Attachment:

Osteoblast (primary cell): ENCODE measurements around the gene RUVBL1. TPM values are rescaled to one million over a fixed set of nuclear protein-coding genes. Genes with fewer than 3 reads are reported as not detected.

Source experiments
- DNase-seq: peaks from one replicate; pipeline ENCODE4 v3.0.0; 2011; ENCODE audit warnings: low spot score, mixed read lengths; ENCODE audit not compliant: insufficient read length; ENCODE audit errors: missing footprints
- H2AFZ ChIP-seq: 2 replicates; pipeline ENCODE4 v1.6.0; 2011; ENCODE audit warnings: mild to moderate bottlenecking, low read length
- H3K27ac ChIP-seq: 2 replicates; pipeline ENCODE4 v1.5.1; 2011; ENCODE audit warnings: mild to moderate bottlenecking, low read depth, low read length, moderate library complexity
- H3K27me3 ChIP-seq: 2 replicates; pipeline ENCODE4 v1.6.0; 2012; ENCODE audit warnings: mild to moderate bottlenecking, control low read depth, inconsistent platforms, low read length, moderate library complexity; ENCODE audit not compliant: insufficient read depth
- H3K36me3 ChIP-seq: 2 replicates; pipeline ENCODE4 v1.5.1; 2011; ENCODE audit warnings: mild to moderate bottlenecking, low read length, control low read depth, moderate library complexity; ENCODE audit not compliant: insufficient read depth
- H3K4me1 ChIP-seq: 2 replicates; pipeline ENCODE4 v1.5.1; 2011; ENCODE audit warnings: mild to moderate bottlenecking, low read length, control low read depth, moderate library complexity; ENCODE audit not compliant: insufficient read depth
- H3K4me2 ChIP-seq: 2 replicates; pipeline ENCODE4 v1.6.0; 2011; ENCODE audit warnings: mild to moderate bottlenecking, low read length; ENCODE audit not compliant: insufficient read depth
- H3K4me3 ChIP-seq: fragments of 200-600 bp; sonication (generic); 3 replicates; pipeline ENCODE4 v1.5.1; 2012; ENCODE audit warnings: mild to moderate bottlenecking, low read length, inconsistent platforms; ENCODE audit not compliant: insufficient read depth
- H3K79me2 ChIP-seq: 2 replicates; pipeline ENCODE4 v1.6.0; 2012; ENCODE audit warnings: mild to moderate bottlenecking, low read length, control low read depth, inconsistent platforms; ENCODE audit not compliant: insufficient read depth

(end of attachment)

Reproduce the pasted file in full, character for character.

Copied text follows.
Osteoblast (primary cell): ENCODE measurements around the gene RUVBL1. TPM values are rescaled to one million over a fixed set of nuclear protein-coding genes. Genes with fewer than 3 reads are reported as not detected.

Source experiments
- DNase-seq: peaks from one replicate; pipeline ENCODE4 v3.0.0; 2011; ENCODE audit warnings: low spot score, mixed read lengths; ENCODE audit not compliant: insufficient read length; ENCODE audit errors: missing footprints
- H2AFZ ChIP-seq: 2 replicates; pipeline ENCODE4 v1.6.0; 2011; ENCODE audit warnings: mild to moderate bottlenecking, low read length
- H3K27ac ChIP-seq: 2 replicates; pipeline ENCODE4 v1.5.1; 2011; ENCODE audit warnings: mild to moderate bottlenecking, low read depth, low read length, moderate library complexity
- H3K27me3 ChIP-seq: 2 replicates; pipeline ENCODE4 v1.6.0; 2012; ENCODE audit warnings: mild to moderate bottlenecking, control low read depth, inconsistent platforms, low read length, moderate library complexity; ENCODE audit not compliant: insufficient read depth
- H3K36me3 ChIP-seq: 2 replicates; pipeline ENCODE4 v1.5.1; 2011; ENCODE audit warnings: mild to moderate bottlenecking, low read length, control low read depth, moderate library complexity; ENCODE audit not compliant: insufficient read depth
- H3K4me1 ChIP-seq: 2 replicates; pipeline ENCODE4 v1.5.1; 2011; ENCODE audit warnings: mild to moderate bottlenecking, low read length, control low read depth, moderate library complexity; ENCODE audit not compliant: insufficient read depth
- H3K4me2 ChIP-seq: 2 replicates; pipeline ENCODE4 v1.6.0; 2011; ENCODE audit warnings: mild to moderate bottlenecking, low read length; ENCODE audit not compliant: insufficient read depth
- H3K4me3 ChIP-seq: fragments of 200-600 bp; sonication (generic); 3 replicates; pipeline ENCODE4 v1.5.1; 2012; ENCODE audit warnings: mild to moderate bottlenecking, low read length, inconsistent platforms; ENCODE audit not compliant: insufficient read depth
- H3K79me2 ChIP-seq: 2 replicates; pipeline ENCODE4 v1.6.0; 2012; ENCODE audit warnings: mild to moderate bottlenecking, low read length, control low read depth, inconsistent platforms; ENCODE audit not compliant: insufficient read depth